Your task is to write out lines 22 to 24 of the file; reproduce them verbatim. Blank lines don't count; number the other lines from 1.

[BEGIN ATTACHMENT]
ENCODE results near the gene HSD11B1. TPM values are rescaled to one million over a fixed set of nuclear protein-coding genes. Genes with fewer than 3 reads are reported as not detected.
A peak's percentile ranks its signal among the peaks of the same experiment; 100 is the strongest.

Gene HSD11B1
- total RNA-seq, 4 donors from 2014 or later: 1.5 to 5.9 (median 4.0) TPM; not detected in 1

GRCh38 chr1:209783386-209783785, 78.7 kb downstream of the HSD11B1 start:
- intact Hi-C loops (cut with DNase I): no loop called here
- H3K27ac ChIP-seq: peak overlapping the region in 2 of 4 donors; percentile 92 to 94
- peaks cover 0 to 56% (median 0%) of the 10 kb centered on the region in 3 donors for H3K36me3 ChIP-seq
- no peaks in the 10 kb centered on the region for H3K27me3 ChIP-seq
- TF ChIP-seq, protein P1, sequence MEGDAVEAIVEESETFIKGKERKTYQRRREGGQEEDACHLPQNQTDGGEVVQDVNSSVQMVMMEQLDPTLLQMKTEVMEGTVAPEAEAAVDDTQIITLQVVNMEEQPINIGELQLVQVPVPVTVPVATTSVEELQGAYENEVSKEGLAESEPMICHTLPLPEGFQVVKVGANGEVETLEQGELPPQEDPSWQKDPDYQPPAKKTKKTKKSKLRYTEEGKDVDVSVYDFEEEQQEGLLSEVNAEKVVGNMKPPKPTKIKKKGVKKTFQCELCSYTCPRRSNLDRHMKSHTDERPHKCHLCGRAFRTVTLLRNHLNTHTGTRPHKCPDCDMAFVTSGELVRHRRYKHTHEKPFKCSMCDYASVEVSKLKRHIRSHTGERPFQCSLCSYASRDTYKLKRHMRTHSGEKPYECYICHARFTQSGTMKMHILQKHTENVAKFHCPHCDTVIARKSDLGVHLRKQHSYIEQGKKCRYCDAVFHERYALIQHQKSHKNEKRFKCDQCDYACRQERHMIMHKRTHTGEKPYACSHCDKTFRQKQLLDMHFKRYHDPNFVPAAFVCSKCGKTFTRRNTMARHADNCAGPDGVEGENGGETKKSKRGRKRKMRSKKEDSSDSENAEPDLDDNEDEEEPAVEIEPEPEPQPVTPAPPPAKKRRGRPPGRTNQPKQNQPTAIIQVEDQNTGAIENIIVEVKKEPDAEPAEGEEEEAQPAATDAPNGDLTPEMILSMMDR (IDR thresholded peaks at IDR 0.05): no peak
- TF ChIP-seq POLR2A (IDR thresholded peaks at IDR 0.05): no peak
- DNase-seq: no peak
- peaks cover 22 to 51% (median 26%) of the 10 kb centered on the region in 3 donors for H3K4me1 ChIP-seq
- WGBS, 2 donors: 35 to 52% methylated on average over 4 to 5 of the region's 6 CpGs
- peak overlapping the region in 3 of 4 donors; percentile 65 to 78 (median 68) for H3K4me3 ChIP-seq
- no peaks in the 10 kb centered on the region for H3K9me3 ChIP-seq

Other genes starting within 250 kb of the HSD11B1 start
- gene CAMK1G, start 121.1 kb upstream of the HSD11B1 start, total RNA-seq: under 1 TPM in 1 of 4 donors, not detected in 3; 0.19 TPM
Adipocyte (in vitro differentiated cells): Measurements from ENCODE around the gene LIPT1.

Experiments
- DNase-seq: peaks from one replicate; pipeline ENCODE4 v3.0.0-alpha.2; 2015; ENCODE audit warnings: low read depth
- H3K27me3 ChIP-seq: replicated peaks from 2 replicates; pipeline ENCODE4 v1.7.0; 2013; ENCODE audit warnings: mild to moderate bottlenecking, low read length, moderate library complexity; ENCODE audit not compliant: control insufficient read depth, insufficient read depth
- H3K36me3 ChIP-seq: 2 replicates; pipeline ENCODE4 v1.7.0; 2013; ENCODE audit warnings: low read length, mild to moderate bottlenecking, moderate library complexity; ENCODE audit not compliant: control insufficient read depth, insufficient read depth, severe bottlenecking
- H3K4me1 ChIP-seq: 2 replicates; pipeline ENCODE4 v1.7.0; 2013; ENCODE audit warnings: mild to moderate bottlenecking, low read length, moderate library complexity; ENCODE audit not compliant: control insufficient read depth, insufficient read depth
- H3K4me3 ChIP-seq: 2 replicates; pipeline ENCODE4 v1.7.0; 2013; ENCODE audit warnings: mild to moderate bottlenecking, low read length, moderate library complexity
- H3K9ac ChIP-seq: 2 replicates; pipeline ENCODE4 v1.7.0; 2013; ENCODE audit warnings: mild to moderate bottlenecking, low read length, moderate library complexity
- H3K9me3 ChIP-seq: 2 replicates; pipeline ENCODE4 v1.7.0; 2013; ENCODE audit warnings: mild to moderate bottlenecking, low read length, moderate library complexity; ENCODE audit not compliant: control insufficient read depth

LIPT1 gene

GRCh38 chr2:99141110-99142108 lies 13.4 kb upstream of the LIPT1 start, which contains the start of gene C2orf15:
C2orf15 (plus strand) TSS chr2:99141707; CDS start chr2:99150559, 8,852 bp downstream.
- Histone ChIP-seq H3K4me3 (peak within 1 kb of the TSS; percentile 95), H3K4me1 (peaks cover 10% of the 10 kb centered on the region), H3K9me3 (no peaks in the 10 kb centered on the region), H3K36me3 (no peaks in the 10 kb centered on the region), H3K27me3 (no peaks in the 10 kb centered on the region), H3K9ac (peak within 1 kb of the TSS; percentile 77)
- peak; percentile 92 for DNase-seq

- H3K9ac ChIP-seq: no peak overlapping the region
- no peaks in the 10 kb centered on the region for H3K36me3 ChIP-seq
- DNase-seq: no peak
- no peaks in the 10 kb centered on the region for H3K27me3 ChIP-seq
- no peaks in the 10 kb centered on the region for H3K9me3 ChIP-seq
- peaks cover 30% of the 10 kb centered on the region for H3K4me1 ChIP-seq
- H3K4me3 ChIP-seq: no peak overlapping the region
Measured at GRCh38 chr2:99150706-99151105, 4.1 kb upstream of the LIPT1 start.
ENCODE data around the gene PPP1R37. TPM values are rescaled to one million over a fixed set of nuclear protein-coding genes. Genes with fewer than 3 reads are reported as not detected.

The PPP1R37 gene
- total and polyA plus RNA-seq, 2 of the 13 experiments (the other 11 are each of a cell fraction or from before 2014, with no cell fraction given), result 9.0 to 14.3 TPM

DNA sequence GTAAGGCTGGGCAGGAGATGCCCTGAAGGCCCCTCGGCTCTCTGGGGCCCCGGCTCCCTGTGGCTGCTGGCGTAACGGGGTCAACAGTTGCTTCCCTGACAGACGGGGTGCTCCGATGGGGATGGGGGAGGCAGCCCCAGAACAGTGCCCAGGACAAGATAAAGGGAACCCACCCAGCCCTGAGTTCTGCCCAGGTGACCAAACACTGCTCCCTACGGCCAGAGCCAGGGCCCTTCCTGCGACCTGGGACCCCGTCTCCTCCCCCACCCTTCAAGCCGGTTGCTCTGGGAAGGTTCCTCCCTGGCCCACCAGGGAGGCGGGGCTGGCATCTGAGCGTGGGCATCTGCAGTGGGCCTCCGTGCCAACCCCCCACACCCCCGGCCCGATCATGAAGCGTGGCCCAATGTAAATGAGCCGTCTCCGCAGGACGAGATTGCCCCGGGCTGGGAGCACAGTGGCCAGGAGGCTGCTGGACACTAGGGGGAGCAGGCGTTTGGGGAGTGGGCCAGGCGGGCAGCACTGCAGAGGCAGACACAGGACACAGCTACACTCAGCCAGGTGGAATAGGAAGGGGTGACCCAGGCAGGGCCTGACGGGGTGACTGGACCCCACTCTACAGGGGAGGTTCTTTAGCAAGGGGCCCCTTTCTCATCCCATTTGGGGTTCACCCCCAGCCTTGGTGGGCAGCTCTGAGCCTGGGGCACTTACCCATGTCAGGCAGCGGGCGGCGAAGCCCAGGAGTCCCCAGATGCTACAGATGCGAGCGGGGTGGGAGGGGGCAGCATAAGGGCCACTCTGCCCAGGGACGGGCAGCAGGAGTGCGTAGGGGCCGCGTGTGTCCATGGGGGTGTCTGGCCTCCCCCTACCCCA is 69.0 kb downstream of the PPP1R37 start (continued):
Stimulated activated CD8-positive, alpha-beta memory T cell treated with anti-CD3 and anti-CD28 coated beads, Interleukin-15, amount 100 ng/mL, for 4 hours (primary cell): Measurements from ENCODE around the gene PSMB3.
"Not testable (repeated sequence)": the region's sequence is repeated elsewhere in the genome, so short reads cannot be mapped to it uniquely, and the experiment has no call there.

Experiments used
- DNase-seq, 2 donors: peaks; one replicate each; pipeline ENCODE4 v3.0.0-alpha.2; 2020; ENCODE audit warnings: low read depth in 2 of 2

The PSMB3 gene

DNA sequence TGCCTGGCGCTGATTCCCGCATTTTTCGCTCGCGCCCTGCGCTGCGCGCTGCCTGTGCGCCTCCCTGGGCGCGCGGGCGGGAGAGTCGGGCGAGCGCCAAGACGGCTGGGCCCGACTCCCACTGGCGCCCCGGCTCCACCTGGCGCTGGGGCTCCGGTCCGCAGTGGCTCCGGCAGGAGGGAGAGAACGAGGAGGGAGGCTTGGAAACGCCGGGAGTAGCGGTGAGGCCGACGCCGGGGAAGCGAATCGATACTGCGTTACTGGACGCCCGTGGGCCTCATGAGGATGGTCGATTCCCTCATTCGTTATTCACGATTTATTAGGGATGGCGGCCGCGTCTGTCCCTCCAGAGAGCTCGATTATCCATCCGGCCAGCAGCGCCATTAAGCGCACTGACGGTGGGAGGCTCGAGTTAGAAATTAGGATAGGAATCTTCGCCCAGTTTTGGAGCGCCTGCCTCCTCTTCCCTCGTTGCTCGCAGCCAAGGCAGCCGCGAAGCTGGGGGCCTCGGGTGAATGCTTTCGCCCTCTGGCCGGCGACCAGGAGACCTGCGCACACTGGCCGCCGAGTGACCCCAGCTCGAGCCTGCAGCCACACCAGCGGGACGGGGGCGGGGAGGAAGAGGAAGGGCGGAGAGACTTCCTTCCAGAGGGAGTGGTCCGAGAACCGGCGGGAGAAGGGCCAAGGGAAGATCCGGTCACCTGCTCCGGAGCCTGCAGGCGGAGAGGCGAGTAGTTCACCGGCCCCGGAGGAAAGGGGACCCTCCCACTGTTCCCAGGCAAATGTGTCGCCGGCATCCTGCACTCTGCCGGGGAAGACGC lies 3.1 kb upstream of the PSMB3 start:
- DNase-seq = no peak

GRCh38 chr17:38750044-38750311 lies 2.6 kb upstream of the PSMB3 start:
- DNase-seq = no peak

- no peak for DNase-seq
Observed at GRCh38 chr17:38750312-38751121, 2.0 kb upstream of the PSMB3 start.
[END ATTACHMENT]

- H3K27me3 ChIP-seq: replicated peaks from 2 replicates; pipeline ENCODE4 v1.7.0; 2013; ENCODE audit warnings: mild to moderate bottlenecking, low read length, moderate library complexity; ENCODE audit not compliant: control insufficient read depth, insufficient read depth
- H3K36me3 ChIP-seq: 2 replicates; pipeline ENCODE4 v1.7.0; 2013; ENCODE audit warnings: low read length, mild to moderate bottlenecking, moderate library complexity; ENCODE audit not compliant: control insufficient read depth, insufficient read depth, severe bottlenecking
- H3K4me1 ChIP-seq: 2 replicates; pipeline ENCODE4 v1.7.0; 2013; ENCODE audit warnings: mild to moderate bottlenecking, low read length, moderate library complexity; ENCODE audit not compliant: control insufficient read depth, insufficient read depth